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Trans Reporter Lewis Wallace: In Trump Era, Journalists Urgently Need to Know What We Stand For

Web ExclusiveFebruary 03, 2017
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Watch Part 2 of our interview with Lewis Wallace, who was fired from the public radio show “Marketplace” after he published a blog post about journalistic neutrality. Wallace talks about his career in journalism, and reads his post, Objectivity is dead, and I’m okay with it, in which he questions whether people who hold “morally reprehensible” positions, such as supporting white supremacy, can be covered objectively, and argues journalists shouldn’t care if they are called “politically correct” or “liberal.”

Watch Part 1–Meet Lewis Wallace: Trans Reporter Fired for Writing About Journalistic Integrity in Trump Era

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StoryFeb 03, 2017Meet Lewis Wallace: Trans Reporter Fired for Writing About Journalistic Integrity in Trump Era
This is a rush transcript. Copy may not be in its final form.

AMY GOODMAN: This is Democracy Now!, democracynow.org, The War and Peace Report. I’m Amy Goodman, as we turn to Part 2 of a conversation with a reporter who wrote a blog post about journalistic neutrality under President Donald Trump and found himself out of a job. Until last week, Lewis Wallace was the only out transgender reporter at the public radio show Marketplace. Then he published a blog post on the website Medium about journalistic neutrality and the challenges of being a transgender journalist who covers the current administration. Under the headline “Objectivity is dead, and I’m okay with it,” he questioned whether people who hold, quote, “morally reprehensible” positions, such as supporting white supremacy, can be covered objectively. And he argued journalists shouldn’t care if they’re called “politically correct” or “liberal.” He also wrote, quote, “After years of silence/denial about our existence, the media has finally picked up trans stories, but the nature of the debate is over whether or not we should be allowed to live and participate in society, use public facilities and expect not to be harassed, fired or even killed,” unquote. Well, Marketplace said Wallace’s blog post violated its code of ethics. It suspended him for writing it and asked him to take it down. When Lewis later republished it, he was fired.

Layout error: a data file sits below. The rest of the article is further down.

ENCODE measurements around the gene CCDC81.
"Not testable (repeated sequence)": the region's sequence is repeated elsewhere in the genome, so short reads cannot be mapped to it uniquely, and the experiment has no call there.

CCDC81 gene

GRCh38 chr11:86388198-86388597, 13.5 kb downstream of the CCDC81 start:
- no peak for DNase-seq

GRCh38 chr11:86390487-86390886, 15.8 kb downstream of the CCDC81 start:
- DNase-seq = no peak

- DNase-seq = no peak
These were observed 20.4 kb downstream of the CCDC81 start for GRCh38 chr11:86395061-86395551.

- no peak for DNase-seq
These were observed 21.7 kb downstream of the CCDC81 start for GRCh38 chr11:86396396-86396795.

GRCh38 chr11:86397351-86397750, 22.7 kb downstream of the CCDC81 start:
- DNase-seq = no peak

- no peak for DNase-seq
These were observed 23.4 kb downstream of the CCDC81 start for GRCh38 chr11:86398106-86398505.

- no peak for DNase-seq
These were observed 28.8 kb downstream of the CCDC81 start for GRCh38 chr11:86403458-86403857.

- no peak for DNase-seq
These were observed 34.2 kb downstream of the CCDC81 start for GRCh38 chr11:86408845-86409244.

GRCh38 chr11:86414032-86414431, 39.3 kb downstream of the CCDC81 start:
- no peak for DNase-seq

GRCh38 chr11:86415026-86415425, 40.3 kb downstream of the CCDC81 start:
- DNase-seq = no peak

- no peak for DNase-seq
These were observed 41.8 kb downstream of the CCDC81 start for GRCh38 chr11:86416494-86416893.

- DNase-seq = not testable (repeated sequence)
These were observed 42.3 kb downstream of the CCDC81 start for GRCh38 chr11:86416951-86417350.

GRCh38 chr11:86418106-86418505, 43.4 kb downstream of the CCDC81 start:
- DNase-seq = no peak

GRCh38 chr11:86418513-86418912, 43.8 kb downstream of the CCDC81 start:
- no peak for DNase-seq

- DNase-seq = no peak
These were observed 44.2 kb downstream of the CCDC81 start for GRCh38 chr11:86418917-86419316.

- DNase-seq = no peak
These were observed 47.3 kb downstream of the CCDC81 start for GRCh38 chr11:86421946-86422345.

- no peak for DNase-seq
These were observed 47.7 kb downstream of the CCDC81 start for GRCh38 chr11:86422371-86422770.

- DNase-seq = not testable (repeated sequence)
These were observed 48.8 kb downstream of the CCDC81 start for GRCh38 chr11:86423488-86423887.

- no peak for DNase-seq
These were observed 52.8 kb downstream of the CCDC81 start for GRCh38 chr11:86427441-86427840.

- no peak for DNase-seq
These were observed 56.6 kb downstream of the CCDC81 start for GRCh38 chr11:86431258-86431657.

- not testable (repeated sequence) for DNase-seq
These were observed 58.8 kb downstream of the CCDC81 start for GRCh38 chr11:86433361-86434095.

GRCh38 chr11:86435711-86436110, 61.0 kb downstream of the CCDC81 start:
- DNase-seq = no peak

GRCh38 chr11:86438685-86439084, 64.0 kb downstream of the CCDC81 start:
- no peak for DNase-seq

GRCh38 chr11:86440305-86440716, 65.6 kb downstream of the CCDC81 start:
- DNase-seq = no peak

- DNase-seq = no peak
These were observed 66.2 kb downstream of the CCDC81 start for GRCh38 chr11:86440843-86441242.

Well, for more, Lewis Wallace joins us here in our New York studio for a continuation of the conversation we began on Democracy Now!

So, why don’t you tell us about the piece that you originally wrote. It was headlined?

LEWIS WALLACE: “Objectivity is dead, and I’m okay with it,” which I will cop to click bait on the headline, you know, trying to grab people’s interest with that. But I also believe that, and I think a lot of journalists believe that we’re past the point, and have been for quite a while, where our audiences, readers, listeners, expect that we are truly objective and neutral people, and want us to sort of pretend that we’re not bringing a perspective to the work that we do. So the argument wasn’t so much, you know, we should all do advocacy journalism or everyone needs to become an opinion writer, so much as a broader discussion about the kind of urgent need to know what we stand for as journalists in this time period, where our moral center is, which sorts of behaviors and activities we are going to target as inherently unfair, even if legal. And I think, you know, there are real concerns there under an administration that’s perfectly willing to propagate—propagate lies and talk about concepts like alternative facts. So the reason I wrote the piece was because of a real sense of urgency around how we approach our work as journalists, and I really wanted to carry on that conversation. And I think being a trans person just kind of has brought me to a particular perspective on these issues, because there are certain things that I’ve never been able to be neutral on, because I wouldn’t have been able to live and survive. And I don’t think I should have to pretend that that’s not the case, in order to do my job.